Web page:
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December 1940


Author Affiliations

Professor of Dermatology; Assistant in Pathology; Resident in Dermatology KANSAS CITY, KAN.

From the University of Kansas School of Medicine.

Arch Derm Syphilol. 1940;42(6):1040-1045. doi:10.1001/archderm.1940.01490180049003

Massive destruction of the face is rather a rare condition. A diversity of etiologic factors have been given credit for its production. Among the principal causes of the condition are syphilis, frambesia, extensive rodent ulcer, tuberculosis, leishmaniasis (American), leprosy and gangosa (probably a tertiary form of frambesia).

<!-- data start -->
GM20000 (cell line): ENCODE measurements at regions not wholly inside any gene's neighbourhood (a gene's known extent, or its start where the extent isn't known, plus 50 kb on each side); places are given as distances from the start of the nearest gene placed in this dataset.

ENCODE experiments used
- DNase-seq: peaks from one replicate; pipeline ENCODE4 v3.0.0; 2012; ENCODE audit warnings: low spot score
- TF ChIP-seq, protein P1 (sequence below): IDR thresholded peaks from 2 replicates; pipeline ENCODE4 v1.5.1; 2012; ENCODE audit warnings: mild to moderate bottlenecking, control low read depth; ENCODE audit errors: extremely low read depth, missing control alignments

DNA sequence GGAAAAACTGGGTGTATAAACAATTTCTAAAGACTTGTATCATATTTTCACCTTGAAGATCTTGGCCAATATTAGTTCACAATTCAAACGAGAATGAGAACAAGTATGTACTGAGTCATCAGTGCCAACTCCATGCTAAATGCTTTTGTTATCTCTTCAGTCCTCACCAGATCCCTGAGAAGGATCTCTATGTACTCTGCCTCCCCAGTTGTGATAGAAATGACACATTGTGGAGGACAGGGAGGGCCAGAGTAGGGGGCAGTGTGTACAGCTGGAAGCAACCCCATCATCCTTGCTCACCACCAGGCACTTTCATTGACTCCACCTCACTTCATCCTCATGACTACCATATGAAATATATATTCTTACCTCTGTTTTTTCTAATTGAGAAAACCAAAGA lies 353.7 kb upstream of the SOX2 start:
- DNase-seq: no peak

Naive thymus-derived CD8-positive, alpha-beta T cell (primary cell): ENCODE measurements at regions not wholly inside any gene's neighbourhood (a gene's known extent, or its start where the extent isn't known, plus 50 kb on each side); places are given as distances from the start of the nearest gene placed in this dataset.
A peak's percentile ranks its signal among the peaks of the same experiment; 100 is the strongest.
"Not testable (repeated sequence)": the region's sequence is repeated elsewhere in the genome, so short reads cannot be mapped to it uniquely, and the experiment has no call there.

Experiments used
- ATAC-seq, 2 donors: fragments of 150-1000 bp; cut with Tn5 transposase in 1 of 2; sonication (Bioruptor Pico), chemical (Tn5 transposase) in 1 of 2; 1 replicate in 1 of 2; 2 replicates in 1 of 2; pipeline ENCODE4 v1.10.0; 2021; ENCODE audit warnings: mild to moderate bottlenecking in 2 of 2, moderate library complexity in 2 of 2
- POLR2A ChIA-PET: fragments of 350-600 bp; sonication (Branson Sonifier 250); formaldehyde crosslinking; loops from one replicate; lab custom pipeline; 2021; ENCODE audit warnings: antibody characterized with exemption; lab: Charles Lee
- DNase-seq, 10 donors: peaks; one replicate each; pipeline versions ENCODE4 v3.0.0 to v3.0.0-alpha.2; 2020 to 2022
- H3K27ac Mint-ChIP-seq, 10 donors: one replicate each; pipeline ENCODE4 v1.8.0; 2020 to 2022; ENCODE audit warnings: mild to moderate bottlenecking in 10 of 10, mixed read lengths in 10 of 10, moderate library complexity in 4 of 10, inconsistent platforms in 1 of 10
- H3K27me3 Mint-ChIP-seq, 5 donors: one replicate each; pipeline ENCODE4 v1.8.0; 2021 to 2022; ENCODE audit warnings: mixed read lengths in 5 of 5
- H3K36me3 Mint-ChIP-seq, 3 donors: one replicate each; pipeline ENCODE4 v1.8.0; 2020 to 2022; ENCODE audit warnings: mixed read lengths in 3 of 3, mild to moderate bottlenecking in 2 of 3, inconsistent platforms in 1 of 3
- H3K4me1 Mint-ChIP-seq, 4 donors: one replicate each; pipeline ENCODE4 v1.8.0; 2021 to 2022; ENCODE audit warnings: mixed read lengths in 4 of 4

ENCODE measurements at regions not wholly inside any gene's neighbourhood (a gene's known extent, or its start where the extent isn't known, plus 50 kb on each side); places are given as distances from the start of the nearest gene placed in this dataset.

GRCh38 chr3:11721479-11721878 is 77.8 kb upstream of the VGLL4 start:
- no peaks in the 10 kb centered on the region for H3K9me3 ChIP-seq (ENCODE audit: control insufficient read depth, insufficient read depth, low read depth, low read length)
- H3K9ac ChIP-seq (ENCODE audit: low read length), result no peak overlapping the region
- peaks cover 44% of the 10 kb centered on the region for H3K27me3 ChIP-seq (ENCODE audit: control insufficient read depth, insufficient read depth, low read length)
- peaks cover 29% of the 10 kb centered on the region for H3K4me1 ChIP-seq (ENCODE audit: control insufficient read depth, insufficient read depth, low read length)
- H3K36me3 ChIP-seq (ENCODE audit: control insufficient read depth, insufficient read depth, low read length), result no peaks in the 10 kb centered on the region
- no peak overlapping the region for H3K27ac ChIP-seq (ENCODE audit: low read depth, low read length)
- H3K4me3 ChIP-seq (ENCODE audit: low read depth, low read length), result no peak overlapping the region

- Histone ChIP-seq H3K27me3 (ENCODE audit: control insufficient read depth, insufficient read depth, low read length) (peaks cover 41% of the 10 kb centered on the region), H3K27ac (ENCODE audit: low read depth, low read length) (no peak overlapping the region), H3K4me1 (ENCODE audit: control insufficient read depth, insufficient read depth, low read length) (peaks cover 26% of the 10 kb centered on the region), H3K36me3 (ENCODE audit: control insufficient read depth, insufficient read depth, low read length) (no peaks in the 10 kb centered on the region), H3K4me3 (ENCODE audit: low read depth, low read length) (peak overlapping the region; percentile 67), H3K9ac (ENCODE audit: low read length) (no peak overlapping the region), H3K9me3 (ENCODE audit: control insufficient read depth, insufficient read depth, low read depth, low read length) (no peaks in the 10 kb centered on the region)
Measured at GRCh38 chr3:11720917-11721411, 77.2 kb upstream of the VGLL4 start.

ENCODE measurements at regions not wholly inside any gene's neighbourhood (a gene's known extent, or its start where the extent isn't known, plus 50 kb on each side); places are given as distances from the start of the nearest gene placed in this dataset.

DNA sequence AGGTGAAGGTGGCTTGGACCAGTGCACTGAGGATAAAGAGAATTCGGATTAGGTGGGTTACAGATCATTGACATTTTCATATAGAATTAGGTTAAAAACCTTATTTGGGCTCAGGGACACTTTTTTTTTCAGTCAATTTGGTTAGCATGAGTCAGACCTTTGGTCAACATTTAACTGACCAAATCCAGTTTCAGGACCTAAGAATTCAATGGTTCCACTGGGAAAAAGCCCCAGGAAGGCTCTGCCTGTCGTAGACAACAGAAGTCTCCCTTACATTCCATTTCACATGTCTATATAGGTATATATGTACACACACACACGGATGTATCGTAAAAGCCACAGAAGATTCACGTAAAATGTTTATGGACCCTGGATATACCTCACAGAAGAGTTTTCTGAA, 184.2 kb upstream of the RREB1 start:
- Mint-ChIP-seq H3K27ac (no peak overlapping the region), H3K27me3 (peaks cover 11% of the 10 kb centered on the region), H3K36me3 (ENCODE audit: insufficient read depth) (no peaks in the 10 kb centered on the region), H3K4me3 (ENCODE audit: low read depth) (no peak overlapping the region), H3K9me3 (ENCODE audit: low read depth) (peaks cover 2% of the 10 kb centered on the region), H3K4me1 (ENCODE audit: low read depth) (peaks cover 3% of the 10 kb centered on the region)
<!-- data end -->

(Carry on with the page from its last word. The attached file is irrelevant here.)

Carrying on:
The two main possibilities to be considered in the case to be reported are syphilis and American leishmaniasis. In America it is hard to prove that a case is one of leishmaniasis. It may have all of the typical findings, and yet the etiologic factor cannot be demonstrated. We observed such a case in the Kansas City General Hospital for nine months, in consultation with Dr. Paul F. Stookey.

The patient was a Central American who came to the hospital because of a perforation in the septum of his nose and a fissure at the junction of the left nostril and the lip.

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